The 1 Series M Coupe, to give its full name, is something of a parts-bin special. Firstly, it has the E92 M3’s aluminum suspension components, limited-slip differential, rear subframe, and brakes. Meanwhile, its wide tires and lightweight wheels come from the E92 M3 Competition. However, its manual is a minorly-updated version of the 135i’s stick paired with a shorter axle ratio. And its engine comes from the Z4 sDrive 35iS. Plus, it has a stiffer chassis, lighter roof, and wider-than-stock front and rear track.
On paper, the BMW 1 Series M Coupe was a mélange of parts. But on real roads and racetracks, this hodgepodge recipe turned into a Michelin star meal. If the 128i is the 2002 reincarnated, the 1M is arguably the closest thing to a modern E30 M3. That’s not hyperbole: MotorTrend says the 1M development team was required to drive an E30 M3. And it shows because the M Coupe is stiff, loud, uncompromising, functional, and utterly brilliant.
Is the 2008-2013 BMW 1 Series reliable?
One downside of using so many E9x parts is that the E82 and E88 BMW 1 Series inherited the 3 Series’ electrical architecture, complete with footwell modules. It’s not unusual for water egress to trigger warning lights, especially on cars with parking sensors, PistonHeads says. However, many of the 3 Series’ electronic features were optional on the 1 Series. And you can’t have electrical problems if there aren’t any electrical features to break.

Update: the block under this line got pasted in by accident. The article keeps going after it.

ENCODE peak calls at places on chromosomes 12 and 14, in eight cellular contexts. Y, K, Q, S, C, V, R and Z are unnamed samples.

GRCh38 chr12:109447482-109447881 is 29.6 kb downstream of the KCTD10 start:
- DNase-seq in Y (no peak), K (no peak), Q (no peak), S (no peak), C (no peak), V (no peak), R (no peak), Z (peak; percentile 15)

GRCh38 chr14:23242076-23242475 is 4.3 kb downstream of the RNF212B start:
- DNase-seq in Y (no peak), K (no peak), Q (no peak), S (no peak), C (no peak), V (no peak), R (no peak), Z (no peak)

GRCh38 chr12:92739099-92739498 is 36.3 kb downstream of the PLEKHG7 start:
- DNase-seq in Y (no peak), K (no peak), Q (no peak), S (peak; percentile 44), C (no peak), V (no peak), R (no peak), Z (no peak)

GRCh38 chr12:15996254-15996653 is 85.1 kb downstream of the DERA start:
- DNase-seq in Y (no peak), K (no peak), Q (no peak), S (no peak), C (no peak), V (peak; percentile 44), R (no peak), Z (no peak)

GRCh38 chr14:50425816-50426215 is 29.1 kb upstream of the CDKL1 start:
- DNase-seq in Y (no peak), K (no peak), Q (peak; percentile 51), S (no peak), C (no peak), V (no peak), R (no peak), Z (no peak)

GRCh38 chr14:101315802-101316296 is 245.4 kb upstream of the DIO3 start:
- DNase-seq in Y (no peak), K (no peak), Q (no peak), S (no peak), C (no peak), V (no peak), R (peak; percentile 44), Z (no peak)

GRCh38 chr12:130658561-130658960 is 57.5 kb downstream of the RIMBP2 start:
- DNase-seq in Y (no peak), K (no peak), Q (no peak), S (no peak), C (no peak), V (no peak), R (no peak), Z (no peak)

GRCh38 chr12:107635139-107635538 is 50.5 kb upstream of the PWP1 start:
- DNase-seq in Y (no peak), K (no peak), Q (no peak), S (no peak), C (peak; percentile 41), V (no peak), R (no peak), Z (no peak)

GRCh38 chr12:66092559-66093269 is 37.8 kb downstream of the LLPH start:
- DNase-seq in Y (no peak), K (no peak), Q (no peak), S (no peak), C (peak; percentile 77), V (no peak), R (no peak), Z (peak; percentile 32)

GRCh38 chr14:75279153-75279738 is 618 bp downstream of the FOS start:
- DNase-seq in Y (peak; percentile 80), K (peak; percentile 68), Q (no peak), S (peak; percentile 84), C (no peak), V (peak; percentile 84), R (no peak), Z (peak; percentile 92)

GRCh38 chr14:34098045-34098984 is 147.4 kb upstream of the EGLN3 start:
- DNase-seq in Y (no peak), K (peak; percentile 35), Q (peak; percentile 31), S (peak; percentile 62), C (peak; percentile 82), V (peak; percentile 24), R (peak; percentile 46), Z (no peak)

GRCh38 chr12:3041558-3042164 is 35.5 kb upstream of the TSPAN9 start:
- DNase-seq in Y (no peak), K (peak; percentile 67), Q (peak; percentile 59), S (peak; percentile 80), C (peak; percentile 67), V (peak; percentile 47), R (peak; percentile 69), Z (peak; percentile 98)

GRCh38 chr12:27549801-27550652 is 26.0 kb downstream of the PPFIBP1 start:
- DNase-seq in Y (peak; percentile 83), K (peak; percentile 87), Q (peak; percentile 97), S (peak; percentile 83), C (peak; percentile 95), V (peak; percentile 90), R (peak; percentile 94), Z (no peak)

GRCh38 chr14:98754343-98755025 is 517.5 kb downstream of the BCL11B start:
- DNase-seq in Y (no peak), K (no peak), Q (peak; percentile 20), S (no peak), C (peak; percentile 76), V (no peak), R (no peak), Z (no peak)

Overall, though, the 2008-2013 BMW 1 Series is fairly reliable as long as it’s well-maintained. This particularly applies to the 128i, for reasons we’ll get into shortly. As always, a pre-purchase inspection can reveal potential pitfalls, so get one before you put any money down. And if possible, get a car that has extensive service records.
What kind of problems should you watch for?
Because BMW 1 Series models share many parts with E90 3 Series cars, they often suffer from similar issues. And it’s why the 128i is in many ways a smarter buy than the turbocharged E82s and E88s.
Being naturally aspirated, the N52 engine isn’t as stressed as the N54 and N55. Nor does it suffer from turbo failure, fuel-injector issues, or high-pressure fuel pump problems like early N54s often did. Pre-2009 N52s can experience noisy hydraulic valve lifters, but most engines have received the upgraded parts by now.
Apart from these engine-specific issues, the 1 Series can develop the usual litany of old car and old BMW problems. Plastic components in the cooling system—including the electric water pump—can fail, valve cover and oil filter gaskets can leak, and the VANOS system might require maintenance. Also, if your N52 is idling roughly or misfiring but there’s no Check Engine Light, you might need new spark plugs and/or ignition coils.
As for non-drivetrain problems, leaks can trigger electrical gremlins. Also, the footwell modules can partially fail over time, which screws up whatever other sub-systems are connected to the failed section. So, if you notice ABS or other warning lights, they might actually indicate a module problem. In addition, Bluetooth-equipped examples can drain their batteries if left unlocked for long periods of time, PH notes. Plus, because E88s have fabric roofs, older examples might need new soft tops.
How much does it cost?
While 1Ms are essentially immune to depreciation—some approach six figures—less-extreme E82s and E88s are surprisingly affordable. That’s especially true for the 128i, likely due to its lower on-paper performance.
You can regularly find good-condition 2008-2013 1 Series cars for well under $25,000. Some 128i models even sell for less than $10K, though you’ll likely see more Convertibles than Coupes at that price point. Again, in keeping with the 2002’s ethos of reasonably-priced Bavarian performance.